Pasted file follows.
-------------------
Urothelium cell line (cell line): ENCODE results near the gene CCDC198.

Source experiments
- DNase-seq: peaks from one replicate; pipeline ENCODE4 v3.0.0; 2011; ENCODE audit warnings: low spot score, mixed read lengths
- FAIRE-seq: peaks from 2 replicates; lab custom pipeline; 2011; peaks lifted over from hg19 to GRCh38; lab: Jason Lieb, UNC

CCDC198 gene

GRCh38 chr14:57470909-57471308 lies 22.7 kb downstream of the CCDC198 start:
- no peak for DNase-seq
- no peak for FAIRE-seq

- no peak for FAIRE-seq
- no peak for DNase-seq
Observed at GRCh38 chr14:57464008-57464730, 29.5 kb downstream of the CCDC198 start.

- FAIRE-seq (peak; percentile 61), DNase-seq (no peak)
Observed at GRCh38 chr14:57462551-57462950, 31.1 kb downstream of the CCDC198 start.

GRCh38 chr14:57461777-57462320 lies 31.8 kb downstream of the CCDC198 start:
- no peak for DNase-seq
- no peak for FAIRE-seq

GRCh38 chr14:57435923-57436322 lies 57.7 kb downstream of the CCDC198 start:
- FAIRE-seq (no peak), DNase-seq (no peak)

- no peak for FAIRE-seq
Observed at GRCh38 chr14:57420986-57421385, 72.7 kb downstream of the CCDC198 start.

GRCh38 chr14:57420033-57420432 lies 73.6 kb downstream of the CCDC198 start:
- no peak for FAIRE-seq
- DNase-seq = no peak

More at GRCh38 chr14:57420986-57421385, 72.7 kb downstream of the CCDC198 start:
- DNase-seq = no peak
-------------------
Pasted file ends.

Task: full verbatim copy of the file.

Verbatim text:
Urothelium cell line (cell line): ENCODE results near the gene CCDC198.

Source experiments
- DNase-seq: peaks from one replicate; pipeline ENCODE4 v3.0.0; 2011; ENCODE audit warnings: low spot score, mixed read lengths
- FAIRE-seq: peaks from 2 replicates; lab custom pipeline; 2011; peaks lifted over from hg19 to GRCh38; lab: Jason Lieb, UNC

CCDC198 gene

GRCh38 chr14:57470909-57471308 lies 22.7 kb downstream of the CCDC198 start:
- no peak for DNase-seq
- no peak for FAIRE-seq

- no peak for FAIRE-seq
- no peak for DNase-seq
Observed at GRCh38 chr14:57464008-57464730, 29.5 kb downstream of the CCDC198 start.

- FAIRE-seq (peak; percentile 61), DNase-seq (no peak)
Observed at GRCh38 chr14:57462551-57462950, 31.1 kb downstream of the CCDC198 start.

GRCh38 chr14:57461777-57462320 lies 31.8 kb downstream of the CCDC198 start:
- no peak for DNase-seq
- no peak for FAIRE-seq

GRCh38 chr14:57435923-57436322 lies 57.7 kb downstream of the CCDC198 start:
- FAIRE-seq (no peak), DNase-seq (no peak)

- no peak for FAIRE-seq
Observed at GRCh38 chr14:57420986-57421385, 72.7 kb downstream of the CCDC198 start.

GRCh38 chr14:57420033-57420432 lies 73.6 kb downstream of the CCDC198 start:
- no peak for FAIRE-seq
- DNase-seq = no peak

More at GRCh38 chr14:57420986-57421385, 72.7 kb downstream of the CCDC198 start:
- DNase-seq = no peak